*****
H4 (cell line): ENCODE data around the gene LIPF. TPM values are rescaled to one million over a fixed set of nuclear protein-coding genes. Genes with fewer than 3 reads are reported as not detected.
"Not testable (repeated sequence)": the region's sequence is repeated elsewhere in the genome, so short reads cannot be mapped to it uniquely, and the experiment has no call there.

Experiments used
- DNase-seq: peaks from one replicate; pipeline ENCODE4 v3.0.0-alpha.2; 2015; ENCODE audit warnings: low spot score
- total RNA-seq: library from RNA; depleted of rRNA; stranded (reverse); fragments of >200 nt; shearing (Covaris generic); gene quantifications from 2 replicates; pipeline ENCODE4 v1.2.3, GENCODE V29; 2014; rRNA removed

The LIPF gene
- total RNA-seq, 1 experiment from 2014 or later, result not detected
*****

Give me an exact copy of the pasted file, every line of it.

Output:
H4 (cell line): ENCODE data around the gene LIPF. TPM values are rescaled to one million over a fixed set of nuclear protein-coding genes. Genes with fewer than 3 reads are reported as not detected.
"Not testable (repeated sequence)": the region's sequence is repeated elsewhere in the genome, so short reads cannot be mapped to it uniquely, and the experiment has no call there.

Experiments used
- DNase-seq: peaks from one replicate; pipeline ENCODE4 v3.0.0-alpha.2; 2015; ENCODE audit warnings: low spot score
- total RNA-seq: library from RNA; depleted of rRNA; stranded (reverse); fragments of >200 nt; shearing (Covaris generic); gene quantifications from 2 replicates; pipeline ENCODE4 v1.2.3, GENCODE V29; 2014; rRNA removed

The LIPF gene
- total RNA-seq, 1 experiment from 2014 or later, result not detected